Wind Cave is named for the barometric winds at its entrance (resulting from a difference in atmospheric pressure between the cave and the surface) and is one of the longest and most complex caves in the world. It is estimated that only 5-10% of the cave has been explored. The cave contains a unique formation called boxwork; 90% of the boxwork in the world is located in Wind Cave and the remaining 10% is located in caves within the Black Hills area. These lacy, intricate calcite formations look a little bit like honeycomb or spiderwebs.
TIP: It is necessary to go on a ranger-guided tour to gain access to Wind Cave. Reservations are only accepted for two specialty tours so arrive early (first-come, first-served) to purchase tickets.
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The most popular tour is Natural Entrance Tour but we selected the 1.5 hour Fairygrounds Tour. It is noted as strenuous but we didn’t see why (and there were people of varying fitness levels in our group). This tour explored some of both the upper and middle levels of the cave. This allowed us to see the boxwork formations as well as areas of the cave that were sandstone with a red hue (reminiscent of an Antelope Canyon mixed with Canyon de Chelly – if Canyon de Chelly was a cave and not a canyon).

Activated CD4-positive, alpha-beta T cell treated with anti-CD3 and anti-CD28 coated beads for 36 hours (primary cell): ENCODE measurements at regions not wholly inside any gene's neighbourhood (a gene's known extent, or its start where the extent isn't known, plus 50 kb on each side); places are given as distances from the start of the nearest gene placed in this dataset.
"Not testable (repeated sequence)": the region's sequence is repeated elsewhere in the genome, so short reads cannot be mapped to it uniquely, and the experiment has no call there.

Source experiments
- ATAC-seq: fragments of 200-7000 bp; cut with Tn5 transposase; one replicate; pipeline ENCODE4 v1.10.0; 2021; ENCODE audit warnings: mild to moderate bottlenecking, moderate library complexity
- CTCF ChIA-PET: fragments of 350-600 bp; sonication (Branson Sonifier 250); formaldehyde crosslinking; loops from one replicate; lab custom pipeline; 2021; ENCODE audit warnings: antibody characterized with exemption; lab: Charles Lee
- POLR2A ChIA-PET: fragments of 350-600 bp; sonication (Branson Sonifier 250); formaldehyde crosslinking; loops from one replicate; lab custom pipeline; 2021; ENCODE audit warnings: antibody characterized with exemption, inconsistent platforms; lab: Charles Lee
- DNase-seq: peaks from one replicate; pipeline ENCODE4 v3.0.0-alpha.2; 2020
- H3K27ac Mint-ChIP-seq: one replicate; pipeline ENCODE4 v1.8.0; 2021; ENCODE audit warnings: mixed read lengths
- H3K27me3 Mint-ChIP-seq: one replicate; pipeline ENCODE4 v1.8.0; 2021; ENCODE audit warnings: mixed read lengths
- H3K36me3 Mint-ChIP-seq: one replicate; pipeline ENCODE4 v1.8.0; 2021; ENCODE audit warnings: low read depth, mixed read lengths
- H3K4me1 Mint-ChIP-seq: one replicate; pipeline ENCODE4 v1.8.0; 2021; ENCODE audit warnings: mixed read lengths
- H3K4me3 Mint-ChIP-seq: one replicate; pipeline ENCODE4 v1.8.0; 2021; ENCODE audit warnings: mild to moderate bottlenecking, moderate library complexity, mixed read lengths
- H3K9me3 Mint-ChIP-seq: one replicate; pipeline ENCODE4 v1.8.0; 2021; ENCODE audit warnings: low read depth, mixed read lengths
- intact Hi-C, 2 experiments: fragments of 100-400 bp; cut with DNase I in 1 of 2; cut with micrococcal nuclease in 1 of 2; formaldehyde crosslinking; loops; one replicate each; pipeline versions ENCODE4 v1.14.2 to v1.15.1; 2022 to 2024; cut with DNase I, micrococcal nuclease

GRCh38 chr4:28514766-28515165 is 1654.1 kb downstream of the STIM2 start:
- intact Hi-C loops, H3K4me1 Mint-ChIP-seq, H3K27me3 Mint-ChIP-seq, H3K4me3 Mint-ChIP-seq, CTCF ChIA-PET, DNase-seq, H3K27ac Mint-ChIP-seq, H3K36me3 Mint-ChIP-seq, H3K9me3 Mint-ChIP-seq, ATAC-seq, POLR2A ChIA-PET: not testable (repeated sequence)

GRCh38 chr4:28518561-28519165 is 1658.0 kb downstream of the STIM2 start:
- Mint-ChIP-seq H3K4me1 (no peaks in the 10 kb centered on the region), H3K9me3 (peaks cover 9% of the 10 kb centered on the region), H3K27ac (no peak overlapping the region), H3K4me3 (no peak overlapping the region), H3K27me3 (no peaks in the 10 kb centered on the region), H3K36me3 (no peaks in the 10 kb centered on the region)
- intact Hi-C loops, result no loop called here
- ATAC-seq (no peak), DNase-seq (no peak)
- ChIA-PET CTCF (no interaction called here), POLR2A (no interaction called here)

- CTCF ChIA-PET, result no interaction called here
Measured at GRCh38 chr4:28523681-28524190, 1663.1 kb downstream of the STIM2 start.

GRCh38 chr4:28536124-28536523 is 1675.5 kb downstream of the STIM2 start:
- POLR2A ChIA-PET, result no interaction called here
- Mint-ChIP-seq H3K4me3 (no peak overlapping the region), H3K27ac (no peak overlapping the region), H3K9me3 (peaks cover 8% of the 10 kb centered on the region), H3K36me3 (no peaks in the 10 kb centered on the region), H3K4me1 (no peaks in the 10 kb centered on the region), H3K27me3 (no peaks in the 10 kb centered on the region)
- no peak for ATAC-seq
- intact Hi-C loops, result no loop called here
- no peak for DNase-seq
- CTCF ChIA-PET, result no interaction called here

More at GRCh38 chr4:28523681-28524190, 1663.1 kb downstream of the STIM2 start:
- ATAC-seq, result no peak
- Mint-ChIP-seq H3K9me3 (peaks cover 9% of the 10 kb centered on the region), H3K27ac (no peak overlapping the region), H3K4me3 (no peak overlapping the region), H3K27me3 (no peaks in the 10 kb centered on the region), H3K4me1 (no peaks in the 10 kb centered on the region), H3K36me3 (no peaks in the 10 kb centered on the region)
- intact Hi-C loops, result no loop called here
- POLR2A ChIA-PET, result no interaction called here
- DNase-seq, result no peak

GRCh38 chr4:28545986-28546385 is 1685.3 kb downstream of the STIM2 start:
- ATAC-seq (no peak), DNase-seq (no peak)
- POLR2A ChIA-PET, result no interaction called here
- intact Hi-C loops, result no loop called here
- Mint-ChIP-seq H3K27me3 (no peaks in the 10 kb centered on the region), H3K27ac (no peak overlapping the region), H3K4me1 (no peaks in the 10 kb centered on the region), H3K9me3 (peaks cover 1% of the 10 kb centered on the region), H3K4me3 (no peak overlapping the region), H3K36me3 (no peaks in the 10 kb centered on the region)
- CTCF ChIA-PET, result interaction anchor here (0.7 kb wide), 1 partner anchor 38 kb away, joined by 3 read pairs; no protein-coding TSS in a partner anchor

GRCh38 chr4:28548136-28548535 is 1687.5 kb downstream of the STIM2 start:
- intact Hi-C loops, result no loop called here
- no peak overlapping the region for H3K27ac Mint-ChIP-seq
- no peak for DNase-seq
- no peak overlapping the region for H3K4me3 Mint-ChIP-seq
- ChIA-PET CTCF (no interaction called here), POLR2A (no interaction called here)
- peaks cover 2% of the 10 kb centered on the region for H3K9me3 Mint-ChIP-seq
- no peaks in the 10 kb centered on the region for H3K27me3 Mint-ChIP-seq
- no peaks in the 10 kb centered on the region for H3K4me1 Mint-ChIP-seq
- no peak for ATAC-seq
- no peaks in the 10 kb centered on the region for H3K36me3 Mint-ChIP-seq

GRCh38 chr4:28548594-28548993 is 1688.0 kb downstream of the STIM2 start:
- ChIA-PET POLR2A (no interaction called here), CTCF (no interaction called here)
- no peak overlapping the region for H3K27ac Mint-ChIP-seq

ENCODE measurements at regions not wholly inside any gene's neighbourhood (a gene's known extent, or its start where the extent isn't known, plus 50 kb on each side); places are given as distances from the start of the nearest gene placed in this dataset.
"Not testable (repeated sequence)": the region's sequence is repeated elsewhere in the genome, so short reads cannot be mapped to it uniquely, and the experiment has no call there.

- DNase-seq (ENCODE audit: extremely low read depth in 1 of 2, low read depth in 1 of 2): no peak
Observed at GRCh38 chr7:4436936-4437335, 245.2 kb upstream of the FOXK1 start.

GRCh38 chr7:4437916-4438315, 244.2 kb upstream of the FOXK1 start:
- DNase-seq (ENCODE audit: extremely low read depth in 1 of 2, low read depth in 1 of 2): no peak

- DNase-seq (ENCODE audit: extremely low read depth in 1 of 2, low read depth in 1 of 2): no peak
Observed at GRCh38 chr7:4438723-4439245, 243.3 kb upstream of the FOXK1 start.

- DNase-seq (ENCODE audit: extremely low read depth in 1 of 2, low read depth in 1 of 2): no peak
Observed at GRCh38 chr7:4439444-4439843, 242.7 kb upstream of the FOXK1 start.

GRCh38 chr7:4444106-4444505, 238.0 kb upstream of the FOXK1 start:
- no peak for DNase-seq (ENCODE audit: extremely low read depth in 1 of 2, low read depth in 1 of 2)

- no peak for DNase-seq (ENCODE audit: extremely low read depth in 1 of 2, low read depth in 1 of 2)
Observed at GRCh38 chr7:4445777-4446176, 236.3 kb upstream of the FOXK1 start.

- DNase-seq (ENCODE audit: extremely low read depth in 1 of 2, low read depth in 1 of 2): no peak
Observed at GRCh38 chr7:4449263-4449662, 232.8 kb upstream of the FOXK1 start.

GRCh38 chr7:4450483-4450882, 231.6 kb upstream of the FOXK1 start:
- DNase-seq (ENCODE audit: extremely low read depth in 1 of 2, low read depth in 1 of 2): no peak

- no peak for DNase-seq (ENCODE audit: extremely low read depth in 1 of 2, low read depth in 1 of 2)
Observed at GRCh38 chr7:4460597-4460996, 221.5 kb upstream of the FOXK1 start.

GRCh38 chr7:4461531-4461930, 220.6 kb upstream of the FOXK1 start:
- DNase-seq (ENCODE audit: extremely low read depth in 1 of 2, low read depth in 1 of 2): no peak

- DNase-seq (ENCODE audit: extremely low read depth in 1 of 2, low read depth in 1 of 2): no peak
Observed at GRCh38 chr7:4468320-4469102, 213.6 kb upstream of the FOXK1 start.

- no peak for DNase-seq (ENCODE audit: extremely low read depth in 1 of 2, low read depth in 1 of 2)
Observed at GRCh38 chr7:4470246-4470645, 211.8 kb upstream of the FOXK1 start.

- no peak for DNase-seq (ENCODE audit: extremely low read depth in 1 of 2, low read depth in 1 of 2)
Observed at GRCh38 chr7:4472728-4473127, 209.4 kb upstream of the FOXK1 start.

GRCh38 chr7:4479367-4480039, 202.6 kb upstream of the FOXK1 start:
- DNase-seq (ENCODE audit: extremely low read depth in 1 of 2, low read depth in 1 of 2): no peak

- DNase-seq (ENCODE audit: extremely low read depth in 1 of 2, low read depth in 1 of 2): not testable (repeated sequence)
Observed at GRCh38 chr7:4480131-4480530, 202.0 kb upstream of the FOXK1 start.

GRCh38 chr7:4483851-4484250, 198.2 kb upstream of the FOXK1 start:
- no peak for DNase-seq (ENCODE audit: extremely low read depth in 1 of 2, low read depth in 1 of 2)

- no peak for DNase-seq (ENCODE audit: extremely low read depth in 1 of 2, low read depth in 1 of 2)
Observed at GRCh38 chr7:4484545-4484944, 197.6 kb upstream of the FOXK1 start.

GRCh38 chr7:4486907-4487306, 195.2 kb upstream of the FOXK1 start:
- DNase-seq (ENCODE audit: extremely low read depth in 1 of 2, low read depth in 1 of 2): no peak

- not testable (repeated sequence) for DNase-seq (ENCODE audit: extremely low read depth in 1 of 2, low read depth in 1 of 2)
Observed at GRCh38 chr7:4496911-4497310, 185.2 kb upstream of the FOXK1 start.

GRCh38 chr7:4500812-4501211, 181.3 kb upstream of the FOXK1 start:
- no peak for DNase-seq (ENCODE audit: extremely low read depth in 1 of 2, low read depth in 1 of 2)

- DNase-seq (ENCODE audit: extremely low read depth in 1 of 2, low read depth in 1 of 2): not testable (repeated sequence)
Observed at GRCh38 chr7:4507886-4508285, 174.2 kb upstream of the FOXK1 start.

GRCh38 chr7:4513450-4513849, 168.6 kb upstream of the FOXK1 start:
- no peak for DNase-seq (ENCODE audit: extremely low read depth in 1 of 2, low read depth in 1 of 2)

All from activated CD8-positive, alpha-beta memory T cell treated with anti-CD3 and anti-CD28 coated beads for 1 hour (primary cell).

Overall, I didn’t find Wind Cave to be startlingly beautiful but I am glad to have seen the diversity that can occur between caves and their formations.
<insert photos from Wind Cave>
Jewel Cave is named for its colorful formations. It is estimated that approximately 10% of the cave has been explored and it is possible that it connects to Wind Cave somewhere.
TIP: Jewel Cave also requires participation in a ranger-guided tour to gain access to the cave. Reservations are first-come, first-served and tours are often fully booked for the entire day so arrive early to purchase tickets!
We joined the Scenic Tour with a fantastic ranger (who had only been on the job for seven weeks!) named Jaron. He did an amazing job telling us about the history of the cave, history of the monument, how each type of formation is created, and even tricks to remember the various formation names. Jewel Cave contains nailhead spar and dogtooth spar (both are calcite crystals), quartz layers, boxwork, popcorn, flowstone, stalactites, stalagmites and draperies. The variety and beauty in the formations is astounding.
<insert photos from Jewel Cave>
As you might have guessed, if you only have time to visit one cave, my recommendation would be Jewel Cave National Monument over Wind Cave National Park.
TIP: If you’d prefer to book in advance or don’t want to camp, check out these accommodation options in Rapid City, South Dakota.